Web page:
Ph.D. (electrical engineering), University of Pittsburgh
M.S. (electrical engineering), State University of New York at Binghamton
B.S. (electrical engineering), Chinese Culture University
My Love of Teaching
I’m the third generation in my family as a teacher. Growing up, I would enjoy watching my father, a high school economics teacher who taught everything from math to political science, inspire his students. And after graduating from college and finishing my military service, I, too, became a teacher, working in a vocational high school.
From the beginning, I’ve really enjoyed sharing knowledge. During graduate school, I helped my adviser work with undergraduate students, which further developed my interest in teaching. I ended up spending a lot of my lunch break time working with undergraduate students on their projects. I enjoyed that even more than doing research alone.
Even when I worked in industry, I taught my colleagues how to analyze something complicated, or sometimes I helped their children with their high school studies.
I had a very unique academic background, with all my degrees in electrical engineering yet my area is actually in bioengineering. Most of my teaching and research are interdisciplinary, applying systems thinking from electrical and computer engineering to bioengineering, robotics, and neuroscience.
It was a surprise when I got a phone call from Lafayette, which saw my experience as an attractive fit for the electrical and computer engineering department. Ever since I started at Lafayette in 2001, I have been enjoying the freedom to teach and develop undergraduate courses, to conduct interdisciplinary research with students, and to connect with students beyond classroom interactions.
My Research Interests
Years ago, my interest was in military defense systems. My adviser at the time asked me to think about why I wanted to do research that would harm people and to consider bioengineering, which applies a similar technology but helps save lives. That was my wake-up call.
Bioengineering was a challenge to me, because I never touched biology after high school. But over time, I realized there are so many things where I can apply my engineering knowledge to solve problems in medicine.
I’m a control engineer, so automation is my thing. I look to apply automated technology to not only help patients, but also to relieve burdens from medical practitioners.
My Ph.D. research was involved with the development of the heart pump later implanted in former Vice President Dick Cheney. Over the years, my work has been advanced by independent study projects and students who have come through my classrooms.
I research how an electrical circuit model can simulate the cardiovascular system, including electrical diodes as heart valves, electrical resistors as fluid resistance in blood vessels, electrical inductors representing fluid inertia, and electrical capacitors representing elasticity of blood vessels and heart chambers. A properly developed computer model of the cardiovascular system can help bioengineers to understand how the cardiovascular system interacts with a blood pump. Studying these interactions observed in measurements can help bioengineers to identify possible patterns in the measurements associated with a patient’s cardiac function. Cardiac function monitoring usually relies on expensive instruments, not feasible for continuous use 24/7. A new cardiac function monitoring algorithm under development using a computer model could potentially address these needs that are safe with no additional cost.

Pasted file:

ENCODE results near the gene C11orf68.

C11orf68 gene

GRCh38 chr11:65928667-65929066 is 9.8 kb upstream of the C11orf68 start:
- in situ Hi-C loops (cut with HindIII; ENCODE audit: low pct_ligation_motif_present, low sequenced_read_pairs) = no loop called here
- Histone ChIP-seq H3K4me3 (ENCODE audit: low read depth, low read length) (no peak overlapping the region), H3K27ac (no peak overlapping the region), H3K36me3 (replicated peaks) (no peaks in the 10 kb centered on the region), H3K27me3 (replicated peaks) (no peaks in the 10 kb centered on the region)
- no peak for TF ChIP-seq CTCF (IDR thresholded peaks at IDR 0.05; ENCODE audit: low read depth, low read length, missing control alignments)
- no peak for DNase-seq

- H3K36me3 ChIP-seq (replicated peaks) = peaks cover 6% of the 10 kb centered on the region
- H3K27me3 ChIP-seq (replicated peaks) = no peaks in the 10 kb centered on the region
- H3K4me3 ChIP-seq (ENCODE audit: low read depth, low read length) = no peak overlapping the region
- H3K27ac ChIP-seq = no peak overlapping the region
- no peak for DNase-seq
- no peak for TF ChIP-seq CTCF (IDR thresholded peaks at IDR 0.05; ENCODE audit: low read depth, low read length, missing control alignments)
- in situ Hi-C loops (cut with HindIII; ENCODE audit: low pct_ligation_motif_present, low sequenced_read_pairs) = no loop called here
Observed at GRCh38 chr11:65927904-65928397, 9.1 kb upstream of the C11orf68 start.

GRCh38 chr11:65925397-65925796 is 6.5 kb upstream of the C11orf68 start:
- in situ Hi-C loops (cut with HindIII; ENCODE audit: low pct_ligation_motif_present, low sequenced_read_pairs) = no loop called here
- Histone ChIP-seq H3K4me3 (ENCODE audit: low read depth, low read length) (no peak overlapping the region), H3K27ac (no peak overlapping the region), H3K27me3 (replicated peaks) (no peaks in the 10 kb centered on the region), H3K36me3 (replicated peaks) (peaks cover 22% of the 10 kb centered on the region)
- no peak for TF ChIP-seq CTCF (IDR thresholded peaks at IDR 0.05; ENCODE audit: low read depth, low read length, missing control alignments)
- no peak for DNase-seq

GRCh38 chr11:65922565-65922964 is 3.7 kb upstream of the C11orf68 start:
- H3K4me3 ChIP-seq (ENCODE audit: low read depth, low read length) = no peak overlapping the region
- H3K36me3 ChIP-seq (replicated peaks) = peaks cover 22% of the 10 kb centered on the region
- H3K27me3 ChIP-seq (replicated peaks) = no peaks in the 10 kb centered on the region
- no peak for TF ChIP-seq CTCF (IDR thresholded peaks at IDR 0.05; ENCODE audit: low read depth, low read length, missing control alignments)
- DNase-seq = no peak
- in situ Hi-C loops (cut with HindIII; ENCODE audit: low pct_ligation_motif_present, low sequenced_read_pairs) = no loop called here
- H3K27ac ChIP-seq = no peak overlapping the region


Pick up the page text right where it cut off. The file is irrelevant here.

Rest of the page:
Similar techniques and knowledge are applicable to other health care applications such as brain computer interface development for assistive technology and reading disorder identification for young children.
I truly enjoy that one-on-one kind of conversation with students; it’s more than just doing research. I actually learn from students at Lafayette—their creativity is sometimes beyond my imagination. And the other thing I enjoy over time is to see their progress. Sometimes I have students coming in who lose their confidence. I like helping them to build their confidence, find their direction, and find their interest. I see this as a very positive thing for students and also to the larger community.
Lafayette provides a small, intimate community where faculty and students can work together. That kind of closeness is really valuable. It’s a reward when former students reach out to share what’s happening in their careers and lives. There’s such a human connection here at Lafayette.
Personal Interests/Community Work
I’ve been involved with my students with the robotics team at Easton Area High School. I feel it’s important to have a close interaction with a regional school, to show high school students what engineering is all about and what an engineering education looks like. Lafayette is in a solid position to take the lead on making these connections.